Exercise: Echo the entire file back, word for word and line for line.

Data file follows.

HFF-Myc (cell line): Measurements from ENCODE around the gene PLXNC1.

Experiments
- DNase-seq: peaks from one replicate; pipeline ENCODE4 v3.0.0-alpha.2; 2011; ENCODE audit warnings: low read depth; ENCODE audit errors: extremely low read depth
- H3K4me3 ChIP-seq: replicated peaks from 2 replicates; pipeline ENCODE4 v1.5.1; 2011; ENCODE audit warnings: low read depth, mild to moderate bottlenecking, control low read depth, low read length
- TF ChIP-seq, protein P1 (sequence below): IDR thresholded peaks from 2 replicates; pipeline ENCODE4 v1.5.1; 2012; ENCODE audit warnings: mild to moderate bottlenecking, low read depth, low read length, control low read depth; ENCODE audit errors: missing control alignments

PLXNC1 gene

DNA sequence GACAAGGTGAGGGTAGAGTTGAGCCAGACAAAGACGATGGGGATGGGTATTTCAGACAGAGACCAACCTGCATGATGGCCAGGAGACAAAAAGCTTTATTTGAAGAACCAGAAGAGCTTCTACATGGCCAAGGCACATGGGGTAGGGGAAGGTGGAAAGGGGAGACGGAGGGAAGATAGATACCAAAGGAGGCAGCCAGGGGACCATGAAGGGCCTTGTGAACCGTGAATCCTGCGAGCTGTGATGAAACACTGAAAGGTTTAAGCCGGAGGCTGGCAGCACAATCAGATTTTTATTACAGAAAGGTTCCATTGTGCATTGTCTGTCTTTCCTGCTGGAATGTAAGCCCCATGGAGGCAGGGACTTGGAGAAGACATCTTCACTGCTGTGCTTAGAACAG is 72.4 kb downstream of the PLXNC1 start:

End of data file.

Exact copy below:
HFF-Myc (cell line): Measurements from ENCODE around the gene PLXNC1.

Experiments
- DNase-seq: peaks from one replicate; pipeline ENCODE4 v3.0.0-alpha.2; 2011; ENCODE audit warnings: low read depth; ENCODE audit errors: extremely low read depth
- H3K4me3 ChIP-seq: replicated peaks from 2 replicates; pipeline ENCODE4 v1.5.1; 2011; ENCODE audit warnings: low read depth, mild to moderate bottlenecking, control low read depth, low read length
- TF ChIP-seq, protein P1 (sequence below): IDR thresholded peaks from 2 replicates; pipeline ENCODE4 v1.5.1; 2012; ENCODE audit warnings: mild to moderate bottlenecking, low read depth, low read length, control low read depth; ENCODE audit errors: missing control alignments

PLXNC1 gene

DNA sequence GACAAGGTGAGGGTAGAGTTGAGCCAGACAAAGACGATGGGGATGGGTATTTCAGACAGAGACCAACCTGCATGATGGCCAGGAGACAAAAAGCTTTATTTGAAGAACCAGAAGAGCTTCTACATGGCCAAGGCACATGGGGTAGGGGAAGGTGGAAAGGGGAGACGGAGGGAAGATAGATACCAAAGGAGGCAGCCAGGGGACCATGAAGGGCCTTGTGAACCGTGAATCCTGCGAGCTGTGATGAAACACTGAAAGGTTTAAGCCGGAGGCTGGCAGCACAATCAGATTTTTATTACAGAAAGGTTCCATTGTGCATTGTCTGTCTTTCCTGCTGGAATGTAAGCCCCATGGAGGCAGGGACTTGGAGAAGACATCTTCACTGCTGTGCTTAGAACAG is 72.4 kb downstream of the PLXNC1 start: